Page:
Another night of little to no sleep for me.  I don’t know if the stress of what we’ve just been through has gotten ahold of me, if I have a little bit of post-adoption depression, or if it’s the three spots of skin cancer they had to slice off my face just 48 hours ago (I think we can thank the African sun for that, and yes, I wore sunscreen everyday).

It was also a sleepless night for our GhanaGuy.  I think reality has set in.  This is home now.  It looks different, smells different, sounds different.  It’s just different than everything he’s used to.  All we can do is rock, read and cry together.  GhanaGal seems to have taken it in stride for now.  GhanaGuy is littler.  He had a mom he loved.  While GhanaGal has a unique understanding of why their mom could no longer parent them, GhanaGuy was protected for all that.  He just knows that he misses his mom.  He never asks to call her, but we do anyway.  I want him to hear me talking to her.  I want him to know that she and I are working through this together for him.  I want him to know that I love her, that I would never try to replace her.  Sometimes I wonder if that’s a good idea though.  He cries quietly every time he hears her on the other end of the phone.  So, I need your advice.  Do I keep offering up the phone calls?  I’m not sure what to do. If any of you out there have experienced a situation like this, I would love to hear about it.

who needs a nap.

4 thoughts on “Grieving.

  1. I am so sorry to hear how hard this transition is going for Ghanaguy but completely understand it as well. I wish I could be of help, hopefully you will find someone that is! I am glad your writing I am taking everything you have written to my memory bank for preparation, I know I will need it at some point! Thank you keeping you all in our prayers

  2. I really don’t know. Efia is the opposite. She does not want to talk about, talk to, or look at pictures of anyone in Ghana. She refuses to talk to anyone from Ghana, she took down the Ghana flag that was in her room. I wish she would hold onto those links to her past. But maybe her past is something she wants to forget for now.Anyway, I think that GhanaGuy will benefit from seeing and hearing you all talk about his birthmother, and by writing letters or drawing pictures for her. Have you already found a counselor? As much as I thought Efia was adjusting very well (and she is), we have had some things come up that we just can’t handle on our own. Sometimes no matter how many books you read, you just don’t find quite the right answer. Can you have him “draw sad?” Even if he just scribbles with a color that looks like how he feels, it might help. It is heartbreaking to see our kids in pain, especially when we don’t know how to make it better.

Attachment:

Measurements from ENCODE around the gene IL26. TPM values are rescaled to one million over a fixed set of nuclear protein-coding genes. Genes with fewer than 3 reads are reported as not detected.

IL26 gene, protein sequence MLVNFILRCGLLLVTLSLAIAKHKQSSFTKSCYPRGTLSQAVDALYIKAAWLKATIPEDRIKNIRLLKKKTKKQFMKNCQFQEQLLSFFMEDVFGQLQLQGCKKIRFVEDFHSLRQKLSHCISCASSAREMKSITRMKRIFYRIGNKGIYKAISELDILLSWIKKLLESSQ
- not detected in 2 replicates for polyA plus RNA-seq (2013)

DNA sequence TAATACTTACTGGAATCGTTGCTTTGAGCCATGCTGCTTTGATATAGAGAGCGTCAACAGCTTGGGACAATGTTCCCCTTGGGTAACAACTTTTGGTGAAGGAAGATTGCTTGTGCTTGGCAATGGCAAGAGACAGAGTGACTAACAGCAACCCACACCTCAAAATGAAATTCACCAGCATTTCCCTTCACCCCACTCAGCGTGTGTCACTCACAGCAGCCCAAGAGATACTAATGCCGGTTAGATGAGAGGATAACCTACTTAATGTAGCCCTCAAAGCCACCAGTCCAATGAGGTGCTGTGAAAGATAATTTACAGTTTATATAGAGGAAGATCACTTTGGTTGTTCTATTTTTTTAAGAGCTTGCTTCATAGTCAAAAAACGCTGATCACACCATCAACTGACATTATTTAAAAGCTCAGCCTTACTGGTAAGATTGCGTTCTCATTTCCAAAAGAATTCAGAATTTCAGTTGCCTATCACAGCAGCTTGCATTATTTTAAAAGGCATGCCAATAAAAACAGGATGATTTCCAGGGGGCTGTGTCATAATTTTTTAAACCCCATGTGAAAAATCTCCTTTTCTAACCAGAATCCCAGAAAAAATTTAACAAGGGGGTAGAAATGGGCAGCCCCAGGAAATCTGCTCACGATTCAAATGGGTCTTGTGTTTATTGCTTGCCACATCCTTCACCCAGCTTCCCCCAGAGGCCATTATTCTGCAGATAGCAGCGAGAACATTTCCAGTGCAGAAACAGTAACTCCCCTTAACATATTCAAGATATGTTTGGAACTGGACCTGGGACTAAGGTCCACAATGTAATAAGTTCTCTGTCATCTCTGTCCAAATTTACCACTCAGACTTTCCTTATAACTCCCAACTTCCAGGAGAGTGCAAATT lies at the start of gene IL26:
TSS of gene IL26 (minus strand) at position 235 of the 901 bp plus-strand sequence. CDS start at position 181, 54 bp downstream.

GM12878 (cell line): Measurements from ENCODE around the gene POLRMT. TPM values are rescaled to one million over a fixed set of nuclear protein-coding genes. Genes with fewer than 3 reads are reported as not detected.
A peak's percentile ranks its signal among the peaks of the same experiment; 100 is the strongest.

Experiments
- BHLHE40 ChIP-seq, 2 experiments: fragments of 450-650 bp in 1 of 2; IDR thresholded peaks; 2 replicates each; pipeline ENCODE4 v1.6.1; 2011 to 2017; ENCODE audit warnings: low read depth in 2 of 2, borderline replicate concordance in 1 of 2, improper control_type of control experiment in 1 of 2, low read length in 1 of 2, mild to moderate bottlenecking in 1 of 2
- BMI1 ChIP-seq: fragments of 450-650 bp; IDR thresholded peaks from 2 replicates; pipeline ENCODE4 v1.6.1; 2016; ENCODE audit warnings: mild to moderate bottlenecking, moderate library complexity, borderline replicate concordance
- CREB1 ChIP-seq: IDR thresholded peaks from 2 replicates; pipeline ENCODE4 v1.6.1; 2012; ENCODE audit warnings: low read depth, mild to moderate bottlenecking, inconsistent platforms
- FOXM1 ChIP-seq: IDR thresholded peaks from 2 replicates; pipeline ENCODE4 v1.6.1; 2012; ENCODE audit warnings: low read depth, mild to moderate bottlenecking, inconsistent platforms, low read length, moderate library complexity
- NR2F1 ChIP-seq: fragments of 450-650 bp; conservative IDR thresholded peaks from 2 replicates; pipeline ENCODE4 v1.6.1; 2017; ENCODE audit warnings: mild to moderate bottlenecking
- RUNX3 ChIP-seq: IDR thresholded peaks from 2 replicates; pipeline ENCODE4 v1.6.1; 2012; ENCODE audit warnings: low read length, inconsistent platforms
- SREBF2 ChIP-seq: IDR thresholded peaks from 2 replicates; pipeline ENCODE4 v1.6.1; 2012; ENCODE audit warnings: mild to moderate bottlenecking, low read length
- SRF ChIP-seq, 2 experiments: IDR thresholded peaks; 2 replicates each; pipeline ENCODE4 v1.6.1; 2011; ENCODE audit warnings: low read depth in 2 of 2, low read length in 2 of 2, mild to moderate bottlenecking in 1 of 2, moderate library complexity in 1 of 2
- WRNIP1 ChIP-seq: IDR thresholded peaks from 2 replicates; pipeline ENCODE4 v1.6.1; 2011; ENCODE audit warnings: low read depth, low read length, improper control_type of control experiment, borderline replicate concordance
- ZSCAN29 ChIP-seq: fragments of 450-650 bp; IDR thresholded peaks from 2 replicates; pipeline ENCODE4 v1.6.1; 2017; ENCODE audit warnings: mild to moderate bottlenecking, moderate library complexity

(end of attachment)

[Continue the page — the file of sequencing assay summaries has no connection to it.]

3. And, I’m sorry you are having your own struggles too. It just pours on us sometimes, doesn’t it? Take care of yourself, because you are important to all of your children and FPD!I still don’t sleep well at night. I don’t think anyone will ever be the same after spending time in Ghana, and you were there for a LONG time.

  4. Talk to him about it. Tell him you know he misses his mom. He is probably still afraid to ask….Tell him he can talk to her anytime. Tell him he can ask you or tell you when he wants he wants to talk to him mom. Then let him ask you. He’s younger…so it’s more difficult. He’s confused. But as long as he knows that he CAN talk to her when he’s ready….he’ll be comfortable with that. That’s my best advice. Of course I just got back from the gym and not all the air is in my brain yet….

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